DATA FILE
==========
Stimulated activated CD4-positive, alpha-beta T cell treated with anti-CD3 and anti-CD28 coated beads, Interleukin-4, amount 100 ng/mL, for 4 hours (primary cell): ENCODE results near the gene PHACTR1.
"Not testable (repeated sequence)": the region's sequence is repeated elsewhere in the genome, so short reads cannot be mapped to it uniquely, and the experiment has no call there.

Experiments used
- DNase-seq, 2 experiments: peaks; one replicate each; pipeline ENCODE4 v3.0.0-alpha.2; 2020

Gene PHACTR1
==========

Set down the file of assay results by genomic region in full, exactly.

Stimulated activated CD4-positive, alpha-beta T cell treated with anti-CD3 and anti-CD28 coated beads, Interleukin-4, amount 100 ng/mL, for 4 hours (primary cell): ENCODE results near the gene PHACTR1.
"Not testable (repeated sequence)": the region's sequence is repeated elsewhere in the genome, so short reads cannot be mapped to it uniquely, and the experiment has no call there.

Experiments used
- DNase-seq, 2 experiments: peaks; one replicate each; pipeline ENCODE4 v3.0.0-alpha.2; 2020

Gene PHACTR1